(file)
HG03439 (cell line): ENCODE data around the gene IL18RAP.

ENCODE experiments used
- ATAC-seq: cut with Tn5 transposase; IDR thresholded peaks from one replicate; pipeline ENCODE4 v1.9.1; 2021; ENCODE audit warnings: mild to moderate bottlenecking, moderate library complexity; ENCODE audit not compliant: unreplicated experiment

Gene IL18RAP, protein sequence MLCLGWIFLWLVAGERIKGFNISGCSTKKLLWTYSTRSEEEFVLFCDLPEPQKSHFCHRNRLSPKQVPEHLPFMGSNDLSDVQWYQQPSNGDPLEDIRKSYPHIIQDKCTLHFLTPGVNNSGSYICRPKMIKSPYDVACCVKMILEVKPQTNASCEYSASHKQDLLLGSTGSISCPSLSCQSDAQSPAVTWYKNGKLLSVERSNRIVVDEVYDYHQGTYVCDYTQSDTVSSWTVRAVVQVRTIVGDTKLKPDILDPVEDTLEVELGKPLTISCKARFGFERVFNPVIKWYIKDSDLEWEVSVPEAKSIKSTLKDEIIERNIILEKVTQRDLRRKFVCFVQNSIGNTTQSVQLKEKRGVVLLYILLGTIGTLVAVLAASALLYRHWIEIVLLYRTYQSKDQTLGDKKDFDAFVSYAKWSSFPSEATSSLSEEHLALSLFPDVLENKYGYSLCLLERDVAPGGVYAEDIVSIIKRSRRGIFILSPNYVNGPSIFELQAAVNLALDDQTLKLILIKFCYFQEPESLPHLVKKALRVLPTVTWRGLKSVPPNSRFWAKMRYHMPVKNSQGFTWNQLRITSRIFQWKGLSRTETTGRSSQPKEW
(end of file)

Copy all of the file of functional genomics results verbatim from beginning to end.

HG03439 (cell line): ENCODE data around the gene IL18RAP.

ENCODE experiments used
- ATAC-seq: cut with Tn5 transposase; IDR thresholded peaks from one replicate; pipeline ENCODE4 v1.9.1; 2021; ENCODE audit warnings: mild to moderate bottlenecking, moderate library complexity; ENCODE audit not compliant: unreplicated experiment

Gene IL18RAP, protein sequence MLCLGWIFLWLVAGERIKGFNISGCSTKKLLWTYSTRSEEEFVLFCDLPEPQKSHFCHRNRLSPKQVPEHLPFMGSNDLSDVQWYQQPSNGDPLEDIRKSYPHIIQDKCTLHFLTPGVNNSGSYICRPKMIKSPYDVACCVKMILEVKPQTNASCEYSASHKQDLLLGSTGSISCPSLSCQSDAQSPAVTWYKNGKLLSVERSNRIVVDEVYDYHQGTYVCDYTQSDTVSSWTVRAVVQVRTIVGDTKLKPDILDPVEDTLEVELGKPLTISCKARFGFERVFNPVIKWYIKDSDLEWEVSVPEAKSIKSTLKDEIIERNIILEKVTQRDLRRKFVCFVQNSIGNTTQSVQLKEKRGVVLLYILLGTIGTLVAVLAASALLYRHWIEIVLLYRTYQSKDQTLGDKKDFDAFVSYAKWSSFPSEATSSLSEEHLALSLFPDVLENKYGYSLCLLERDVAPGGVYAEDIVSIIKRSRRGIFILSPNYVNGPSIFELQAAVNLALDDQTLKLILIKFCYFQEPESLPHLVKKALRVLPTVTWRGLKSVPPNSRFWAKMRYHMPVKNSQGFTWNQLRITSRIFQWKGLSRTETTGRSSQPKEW